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Planning a Lecture Series
Educational programs are increasingly important in today’s museum world. Exhibitions remain a cornerstone of what we do as museum professionals, but public programs are vital to attract visitors to your facility.
Creating a lecture series is one way to fulfill your educational mission and hopefully raise some revenue in this tough economy.
We have had tremendous success pairing a history program with a meal. Two years ago we started two brand new lecture series: Tea with the Curator and Soup at Six. After building an audience for a few years, it is rare that we don’t sell out these popular programs at 60 people per event.
Tea with the Curator
We hold our Tea with the Curator program on Monday mornings at 10:00. Obviously this program is geared toward older women, who are available at that time slot. When planning a Tea with the Curator, we choose topics that will appeal to this demographic.
We provide what we call “breakfast sweets,” which includes mini muffins, scones and sweet breads. We purchase the baked goods and make a fruit salad to serve. Each table gets a platter of goodies to pass.
We have a number of ceramic tea cups and saucers (NOT from the collection!) that create a pretty, classy table setting. We set up a tea table on one side of the room with an array of tea bags to choose from. Volunteers serve hot water from a real silver tea set.
As Curator, I do most of the programs for the Tea with the Curator series, but every now and then I have a “guest” who does the program. Usually the programs are based on a temporary exhibition, so the Tea includes a guided tour with me. Topics have included the history of fashion, glass and china, the history of chocolate and wedding traditions.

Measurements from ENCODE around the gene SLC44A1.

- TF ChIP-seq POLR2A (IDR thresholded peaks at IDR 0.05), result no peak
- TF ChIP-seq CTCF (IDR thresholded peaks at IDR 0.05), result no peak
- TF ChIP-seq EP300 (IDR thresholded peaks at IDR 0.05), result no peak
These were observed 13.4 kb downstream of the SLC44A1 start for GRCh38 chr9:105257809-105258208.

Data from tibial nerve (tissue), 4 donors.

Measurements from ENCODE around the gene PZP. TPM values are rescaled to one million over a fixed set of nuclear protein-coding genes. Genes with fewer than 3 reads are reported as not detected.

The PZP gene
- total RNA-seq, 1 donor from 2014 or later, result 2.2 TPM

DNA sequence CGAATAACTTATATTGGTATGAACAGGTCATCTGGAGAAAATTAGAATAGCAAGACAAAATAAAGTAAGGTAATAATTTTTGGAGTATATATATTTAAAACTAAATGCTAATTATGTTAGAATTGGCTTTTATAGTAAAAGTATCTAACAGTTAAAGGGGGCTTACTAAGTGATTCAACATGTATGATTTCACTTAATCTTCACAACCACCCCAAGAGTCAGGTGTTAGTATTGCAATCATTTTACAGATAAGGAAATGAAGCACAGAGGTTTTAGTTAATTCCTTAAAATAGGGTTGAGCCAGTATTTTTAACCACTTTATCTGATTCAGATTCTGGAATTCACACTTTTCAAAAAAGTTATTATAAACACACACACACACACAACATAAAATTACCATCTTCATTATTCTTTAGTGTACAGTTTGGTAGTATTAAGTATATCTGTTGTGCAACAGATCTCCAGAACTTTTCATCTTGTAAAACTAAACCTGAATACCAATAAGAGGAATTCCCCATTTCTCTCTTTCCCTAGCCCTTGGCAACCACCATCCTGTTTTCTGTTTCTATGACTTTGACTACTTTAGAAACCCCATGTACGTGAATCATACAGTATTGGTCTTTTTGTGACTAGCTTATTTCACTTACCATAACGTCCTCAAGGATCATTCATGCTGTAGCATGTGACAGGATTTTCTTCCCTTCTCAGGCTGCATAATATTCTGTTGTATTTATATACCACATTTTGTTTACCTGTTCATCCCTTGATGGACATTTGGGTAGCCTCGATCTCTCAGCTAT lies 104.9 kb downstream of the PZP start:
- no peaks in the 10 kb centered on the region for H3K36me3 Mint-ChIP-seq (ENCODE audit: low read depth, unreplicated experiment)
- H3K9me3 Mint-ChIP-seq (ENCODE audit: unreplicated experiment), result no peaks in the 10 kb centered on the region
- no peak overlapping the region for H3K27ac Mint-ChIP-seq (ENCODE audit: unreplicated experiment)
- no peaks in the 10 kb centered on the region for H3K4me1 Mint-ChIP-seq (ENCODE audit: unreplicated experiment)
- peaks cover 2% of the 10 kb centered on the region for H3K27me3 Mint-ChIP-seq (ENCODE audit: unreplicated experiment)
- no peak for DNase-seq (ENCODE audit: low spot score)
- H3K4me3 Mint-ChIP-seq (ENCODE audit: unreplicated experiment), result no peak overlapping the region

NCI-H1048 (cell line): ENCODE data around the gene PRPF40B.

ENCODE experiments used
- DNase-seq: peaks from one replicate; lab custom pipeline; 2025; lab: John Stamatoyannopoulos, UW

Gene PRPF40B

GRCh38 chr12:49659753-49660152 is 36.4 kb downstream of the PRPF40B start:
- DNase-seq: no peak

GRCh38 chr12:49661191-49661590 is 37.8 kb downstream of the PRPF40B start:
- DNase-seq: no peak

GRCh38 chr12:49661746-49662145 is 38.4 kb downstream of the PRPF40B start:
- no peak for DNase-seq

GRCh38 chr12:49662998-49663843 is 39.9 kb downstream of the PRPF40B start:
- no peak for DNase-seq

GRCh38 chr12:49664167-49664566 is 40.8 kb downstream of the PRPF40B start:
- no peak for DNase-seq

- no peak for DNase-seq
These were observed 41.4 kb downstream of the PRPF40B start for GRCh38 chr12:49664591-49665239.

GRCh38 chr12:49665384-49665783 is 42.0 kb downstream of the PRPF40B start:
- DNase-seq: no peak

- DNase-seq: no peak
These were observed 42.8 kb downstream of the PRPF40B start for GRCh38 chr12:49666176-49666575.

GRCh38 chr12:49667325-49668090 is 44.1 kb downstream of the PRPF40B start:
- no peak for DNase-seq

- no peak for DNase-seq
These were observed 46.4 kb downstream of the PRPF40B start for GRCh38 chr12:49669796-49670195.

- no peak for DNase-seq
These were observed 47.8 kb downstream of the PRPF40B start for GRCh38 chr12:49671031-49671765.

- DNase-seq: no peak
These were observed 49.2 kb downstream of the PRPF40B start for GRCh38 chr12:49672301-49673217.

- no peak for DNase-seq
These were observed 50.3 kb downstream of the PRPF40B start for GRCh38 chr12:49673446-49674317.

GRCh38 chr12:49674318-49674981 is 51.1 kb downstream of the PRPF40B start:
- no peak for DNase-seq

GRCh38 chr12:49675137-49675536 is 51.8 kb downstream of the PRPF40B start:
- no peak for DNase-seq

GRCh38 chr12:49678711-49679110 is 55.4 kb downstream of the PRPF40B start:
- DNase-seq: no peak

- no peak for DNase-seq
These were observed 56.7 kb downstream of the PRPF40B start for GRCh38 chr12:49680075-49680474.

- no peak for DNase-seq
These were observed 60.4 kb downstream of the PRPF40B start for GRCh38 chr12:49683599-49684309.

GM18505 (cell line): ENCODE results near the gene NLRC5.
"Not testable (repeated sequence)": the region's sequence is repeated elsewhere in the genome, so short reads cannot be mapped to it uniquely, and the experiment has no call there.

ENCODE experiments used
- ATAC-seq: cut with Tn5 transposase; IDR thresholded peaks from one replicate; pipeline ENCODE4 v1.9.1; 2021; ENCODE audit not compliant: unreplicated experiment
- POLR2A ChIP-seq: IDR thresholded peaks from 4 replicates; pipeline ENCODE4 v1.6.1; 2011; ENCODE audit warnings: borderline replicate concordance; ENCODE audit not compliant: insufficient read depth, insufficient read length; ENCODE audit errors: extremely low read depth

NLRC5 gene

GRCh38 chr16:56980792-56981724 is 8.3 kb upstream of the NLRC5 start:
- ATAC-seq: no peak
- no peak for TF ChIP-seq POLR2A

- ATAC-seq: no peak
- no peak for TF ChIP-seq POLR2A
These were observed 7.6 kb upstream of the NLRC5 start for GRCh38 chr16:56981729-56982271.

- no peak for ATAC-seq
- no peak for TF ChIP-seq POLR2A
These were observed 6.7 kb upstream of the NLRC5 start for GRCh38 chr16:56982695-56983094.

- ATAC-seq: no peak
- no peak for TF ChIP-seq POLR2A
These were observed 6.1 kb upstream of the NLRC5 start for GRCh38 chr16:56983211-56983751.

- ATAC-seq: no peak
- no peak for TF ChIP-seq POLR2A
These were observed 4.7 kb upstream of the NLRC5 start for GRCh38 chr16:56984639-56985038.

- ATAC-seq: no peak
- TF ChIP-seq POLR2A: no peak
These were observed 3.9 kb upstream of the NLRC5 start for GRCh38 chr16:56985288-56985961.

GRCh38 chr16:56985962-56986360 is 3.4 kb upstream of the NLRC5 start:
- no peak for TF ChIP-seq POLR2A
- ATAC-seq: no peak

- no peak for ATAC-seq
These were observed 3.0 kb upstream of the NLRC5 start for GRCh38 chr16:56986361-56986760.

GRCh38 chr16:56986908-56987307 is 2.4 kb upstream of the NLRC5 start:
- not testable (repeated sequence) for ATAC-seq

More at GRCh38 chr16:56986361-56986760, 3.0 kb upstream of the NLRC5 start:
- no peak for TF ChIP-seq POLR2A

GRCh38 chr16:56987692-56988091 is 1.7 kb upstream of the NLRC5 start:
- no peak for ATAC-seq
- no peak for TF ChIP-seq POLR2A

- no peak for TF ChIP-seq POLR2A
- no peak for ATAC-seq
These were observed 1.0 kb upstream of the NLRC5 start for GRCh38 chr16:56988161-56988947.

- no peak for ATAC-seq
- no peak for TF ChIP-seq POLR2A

Soup at Six
Our Soup at Six program is held on Thursday nights at 6:00. These programs are geared for a wider audience than the Tea with the Curator series. We choose topics that appeal to a younger, working audience, as well as both men and women (The Teas are aimed at women, although we do occasionally have men attend!).
We purchase bread from a local bakery and a volunteer (who happens to be a chef!) makes a large batch of homemade soup for us. We set up a table with drinks and desserts and ask guests to help themselves. Bread baskets are set on the table and volunteers serve the soup. This program usually does not include a tour of the Museum.
Staff members present most of the programs, although once in awhile we have a guest speaker. Topics have included local history, historic homes and homebrewing (our Facilities Manager presented this program in conjunction with an exhibit on the Roaring Twenties!)
We usually plan at least one of these programs per month. We ALWAYS have the next one planned so we can announce what’s coming up at the program. We have had people come up afterwards and immediately make reservations for the next one in the series!
We keep the cost affordable to maximize participation. Currently we charge $10 per person. Reservations must be pre-paid so we can plan for the right amount of food.
Another museum in the area has a Brown Bag Lunch series where people bring their own lunch and eat while listening to a speaker. If you have a small staff and are worried about planning a meal, you might want to try this approach.
We have found over the years that history programs are much more popular when there is a meal involved. So give it a try!
Content copyright © 2013 by Kim Kenney. All rights reserved.
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